Geology of the Soda Lake geothermal area ( )
1 edition published in 1979 in English and held by 4 WorldCat member libraries worldwide
The Soda Lake geothermal area is located in the Carson Desert, west-central Nevada. Hot springs activity has occurred in the Soda Lake area in the past, resulting in surface deposits which have motivated present geothermal exploration. The geothermal anomaly is in Quaternary clastic sediments which are as much as 4600 feet thick. The sediments consist of interbedded deltaic, lacustrine, and alluvial sediments. Quaternary basaltic igneous activity has produced cinder cones, phreatic explosions that formed the maar occupied by Soda Lake, and possible dikes. Opal deposition and soil alteration are restricted to a small area two miles north of Soda Lake. The location of hot springs activity and the surface thermal anomaly may be partially controlled by north-northeast-trending faults
Hydrothermal injection experiments at the Raft River KGRA, Idaho ( )
in English and held by 4 WorldCat member libraries worldwide
The optimal development and management of a geothermal resource requires a knowledge of the hydrological characteristics of the reservoir. Reservoir engineering analysis techniques for permeable aquifers have been undergoing development for several decades but little attention has been paid to fracture-dominated systems. A program to test the ability of Huff-Puff tests to help characterize a fracture-dominated reservoir is presented. Several series of these injection (Huff)-backflow (Puff) tests were conducted at the Raft River KGRA in Southern Idaho. These test series are described and preliminary results and interpretations are discussed
Geothermal direct heat program roundup technical conference proceedings. Volume II. Bibliography of publications. State-coupled geothermal resource assessment program ( )
1 edition published in 1982 in English and held by 4 WorldCat member libraries worldwide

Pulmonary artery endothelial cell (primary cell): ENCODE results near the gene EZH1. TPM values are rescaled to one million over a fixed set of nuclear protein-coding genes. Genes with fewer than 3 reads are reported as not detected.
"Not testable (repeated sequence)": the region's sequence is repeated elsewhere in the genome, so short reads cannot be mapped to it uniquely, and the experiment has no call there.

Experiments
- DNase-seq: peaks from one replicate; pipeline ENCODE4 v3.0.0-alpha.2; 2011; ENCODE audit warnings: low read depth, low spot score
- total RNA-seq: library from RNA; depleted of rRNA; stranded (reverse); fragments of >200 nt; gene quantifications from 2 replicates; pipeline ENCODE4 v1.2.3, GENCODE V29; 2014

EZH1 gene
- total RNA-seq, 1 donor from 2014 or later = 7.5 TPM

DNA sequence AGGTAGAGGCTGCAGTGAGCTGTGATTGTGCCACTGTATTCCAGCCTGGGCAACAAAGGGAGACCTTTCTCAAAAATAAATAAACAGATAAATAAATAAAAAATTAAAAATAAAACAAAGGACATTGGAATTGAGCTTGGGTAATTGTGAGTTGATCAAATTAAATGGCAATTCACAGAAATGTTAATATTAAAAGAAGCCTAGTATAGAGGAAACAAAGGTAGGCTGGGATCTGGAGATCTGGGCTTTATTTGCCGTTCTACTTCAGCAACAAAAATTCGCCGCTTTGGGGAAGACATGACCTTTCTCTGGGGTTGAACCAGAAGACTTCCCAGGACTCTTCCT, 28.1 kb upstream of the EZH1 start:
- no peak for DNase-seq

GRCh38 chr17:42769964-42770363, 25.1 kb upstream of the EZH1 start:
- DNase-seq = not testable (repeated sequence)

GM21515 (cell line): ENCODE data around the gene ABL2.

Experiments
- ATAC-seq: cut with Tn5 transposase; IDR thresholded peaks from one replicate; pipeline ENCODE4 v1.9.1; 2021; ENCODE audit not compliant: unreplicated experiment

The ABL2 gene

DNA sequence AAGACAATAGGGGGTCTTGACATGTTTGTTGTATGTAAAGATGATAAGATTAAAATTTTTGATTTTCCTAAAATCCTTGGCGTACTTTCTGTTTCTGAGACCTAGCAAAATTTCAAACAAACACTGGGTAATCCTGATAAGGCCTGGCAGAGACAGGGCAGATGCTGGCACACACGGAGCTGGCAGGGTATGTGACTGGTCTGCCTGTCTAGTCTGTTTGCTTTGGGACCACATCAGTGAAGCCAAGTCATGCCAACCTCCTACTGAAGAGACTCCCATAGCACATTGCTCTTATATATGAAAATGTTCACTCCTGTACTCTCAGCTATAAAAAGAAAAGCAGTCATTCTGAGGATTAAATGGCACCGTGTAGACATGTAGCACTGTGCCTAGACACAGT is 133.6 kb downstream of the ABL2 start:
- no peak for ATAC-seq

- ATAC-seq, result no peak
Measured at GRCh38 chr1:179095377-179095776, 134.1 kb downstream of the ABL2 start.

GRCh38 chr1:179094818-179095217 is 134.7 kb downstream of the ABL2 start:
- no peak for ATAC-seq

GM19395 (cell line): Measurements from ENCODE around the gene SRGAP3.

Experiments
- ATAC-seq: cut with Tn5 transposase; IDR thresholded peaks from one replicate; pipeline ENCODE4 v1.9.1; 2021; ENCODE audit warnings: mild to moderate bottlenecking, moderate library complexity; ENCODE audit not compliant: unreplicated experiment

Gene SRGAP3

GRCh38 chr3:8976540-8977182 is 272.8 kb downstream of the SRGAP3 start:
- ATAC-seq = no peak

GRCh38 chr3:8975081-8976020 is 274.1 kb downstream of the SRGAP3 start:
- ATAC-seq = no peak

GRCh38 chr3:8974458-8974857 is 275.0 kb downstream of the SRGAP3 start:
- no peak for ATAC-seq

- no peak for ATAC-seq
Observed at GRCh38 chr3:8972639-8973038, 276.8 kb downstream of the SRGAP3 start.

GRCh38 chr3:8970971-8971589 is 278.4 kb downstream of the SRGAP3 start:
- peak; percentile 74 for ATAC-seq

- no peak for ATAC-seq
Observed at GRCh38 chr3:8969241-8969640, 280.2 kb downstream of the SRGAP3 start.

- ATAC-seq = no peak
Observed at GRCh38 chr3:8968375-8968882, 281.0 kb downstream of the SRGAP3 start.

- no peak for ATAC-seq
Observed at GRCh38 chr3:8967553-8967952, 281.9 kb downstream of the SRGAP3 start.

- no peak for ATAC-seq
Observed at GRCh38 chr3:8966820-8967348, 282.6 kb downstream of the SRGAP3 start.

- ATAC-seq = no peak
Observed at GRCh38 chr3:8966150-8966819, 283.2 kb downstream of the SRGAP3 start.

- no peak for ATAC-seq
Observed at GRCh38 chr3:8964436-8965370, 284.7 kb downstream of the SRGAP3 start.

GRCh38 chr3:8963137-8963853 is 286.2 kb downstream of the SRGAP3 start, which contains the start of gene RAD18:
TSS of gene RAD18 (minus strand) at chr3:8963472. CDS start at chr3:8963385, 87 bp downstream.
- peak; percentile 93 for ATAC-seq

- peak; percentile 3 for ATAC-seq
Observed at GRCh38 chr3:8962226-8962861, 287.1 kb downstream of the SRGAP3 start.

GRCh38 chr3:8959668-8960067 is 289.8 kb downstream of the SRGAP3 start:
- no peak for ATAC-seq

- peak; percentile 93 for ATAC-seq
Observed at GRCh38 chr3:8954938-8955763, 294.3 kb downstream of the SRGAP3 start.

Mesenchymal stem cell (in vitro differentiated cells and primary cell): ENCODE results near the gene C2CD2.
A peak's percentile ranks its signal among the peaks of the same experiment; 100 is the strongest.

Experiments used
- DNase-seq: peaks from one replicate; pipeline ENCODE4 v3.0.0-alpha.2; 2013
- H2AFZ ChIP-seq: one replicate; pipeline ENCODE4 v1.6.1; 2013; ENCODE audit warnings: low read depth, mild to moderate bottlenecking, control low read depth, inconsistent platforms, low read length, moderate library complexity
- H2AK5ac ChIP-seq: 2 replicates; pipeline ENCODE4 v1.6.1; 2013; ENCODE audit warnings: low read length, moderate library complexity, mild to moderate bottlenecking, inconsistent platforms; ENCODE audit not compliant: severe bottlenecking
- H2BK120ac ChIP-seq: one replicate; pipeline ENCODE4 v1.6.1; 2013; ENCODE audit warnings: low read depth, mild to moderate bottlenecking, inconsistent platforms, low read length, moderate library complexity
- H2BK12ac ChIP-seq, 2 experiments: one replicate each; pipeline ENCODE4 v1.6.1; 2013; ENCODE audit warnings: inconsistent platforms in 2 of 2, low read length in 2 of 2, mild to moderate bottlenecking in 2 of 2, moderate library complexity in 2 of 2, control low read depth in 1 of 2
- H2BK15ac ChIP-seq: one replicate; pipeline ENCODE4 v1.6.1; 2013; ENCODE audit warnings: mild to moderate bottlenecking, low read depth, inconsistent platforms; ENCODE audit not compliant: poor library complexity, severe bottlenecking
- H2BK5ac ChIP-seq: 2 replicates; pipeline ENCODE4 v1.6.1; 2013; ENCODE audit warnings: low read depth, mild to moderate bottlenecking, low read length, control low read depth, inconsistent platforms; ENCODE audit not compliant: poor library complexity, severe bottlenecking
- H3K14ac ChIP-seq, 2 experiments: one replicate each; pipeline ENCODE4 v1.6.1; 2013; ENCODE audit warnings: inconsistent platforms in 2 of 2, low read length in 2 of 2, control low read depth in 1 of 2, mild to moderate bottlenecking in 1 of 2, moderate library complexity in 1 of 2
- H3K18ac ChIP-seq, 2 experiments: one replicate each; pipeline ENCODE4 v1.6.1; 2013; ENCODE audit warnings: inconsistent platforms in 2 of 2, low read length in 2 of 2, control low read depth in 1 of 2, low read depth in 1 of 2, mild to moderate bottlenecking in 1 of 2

Lists of publications are presented for the Geothermal Resource Assessment Program for the Utah Earth Science Laboratory and the following states: Alaska, Arizona, California, Colorado, Hawaii, Idaho, Kansas, Montana, Nebraska, Nevada, New Mexico, New York, North Dakota, Oregon, Texas, Utah, and Washington
Geological and geophysical analysis of Coso Geothermal Exploration Hole No. 1 (CGEH-1), Coso Hot Springs KGRA, California ( )
1 edition published in 1978 in English and held by 4 WorldCat member libraries worldwide
The Coso Geothermal Exploration Hole number one (CGEH-1) was drilled in the Coso Hot Springs KGRA, California, from September 2 to December 2, 1977. Chip samples were collected at ten foot intervals and extensive geophysical logging surveys were conducted to document the geologic character of the geothermal system as penetrated by CGEH-1. The major rock units encountered include a mafic metamorphic sequence and a leucogranite which intruded the metamorphic rocks. Only weak hydrothermal alteration was noted in these rocks. Drillhole surveys and drilling rate data indicate that the geothermal system is structurally controlled and that the drillhole itself was strongly influenced by structural zones. Water chemistry indicates that this geothermal resource is a hot-water rather than a vapor-dominated system. Several geophysical logs were employed to characcterize the drillhole geology. The natural gamma and neutron porosity logs indicate gross rock type and the accoustic logs indicate fractured rock and potentially permeable zones. A series of temperature logs run as a function of time during and after the completion of drilling were most useful in delineating the zones of maximum heat flux. Convective heat flow and temperatures greater than 350°F appear to occur only along an open fracture system encountered between depths of 1850 and 2775 feet. Temperature logs indicate a negative thermal gradient below 3000 feet
Core image analysis of matrix porosity in The Geysers reservoir ( )
1 edition published in 1993 in English and held by 4 WorldCat member libraries worldwide